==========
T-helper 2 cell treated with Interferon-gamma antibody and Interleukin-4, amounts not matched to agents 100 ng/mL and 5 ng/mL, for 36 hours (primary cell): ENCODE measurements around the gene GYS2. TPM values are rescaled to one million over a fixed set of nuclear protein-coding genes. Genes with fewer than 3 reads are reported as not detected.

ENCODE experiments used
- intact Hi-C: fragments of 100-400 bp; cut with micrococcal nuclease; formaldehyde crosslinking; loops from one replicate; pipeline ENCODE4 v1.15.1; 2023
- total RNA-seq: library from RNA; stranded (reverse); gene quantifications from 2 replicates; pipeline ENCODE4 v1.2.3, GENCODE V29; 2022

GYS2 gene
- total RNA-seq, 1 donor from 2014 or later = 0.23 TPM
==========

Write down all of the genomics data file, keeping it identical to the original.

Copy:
T-helper 2 cell treated with Interferon-gamma antibody and Interleukin-4, amounts not matched to agents 100 ng/mL and 5 ng/mL, for 36 hours (primary cell): ENCODE measurements around the gene GYS2. TPM values are rescaled to one million over a fixed set of nuclear protein-coding genes. Genes with fewer than 3 reads are reported as not detected.

ENCODE experiments used
- intact Hi-C: fragments of 100-400 bp; cut with micrococcal nuclease; formaldehyde crosslinking; loops from one replicate; pipeline ENCODE4 v1.15.1; 2023
- total RNA-seq: library from RNA; stranded (reverse); gene quantifications from 2 replicates; pipeline ENCODE4 v1.2.3, GENCODE V29; 2022

GYS2 gene
- total RNA-seq, 1 donor from 2014 or later = 0.23 TPM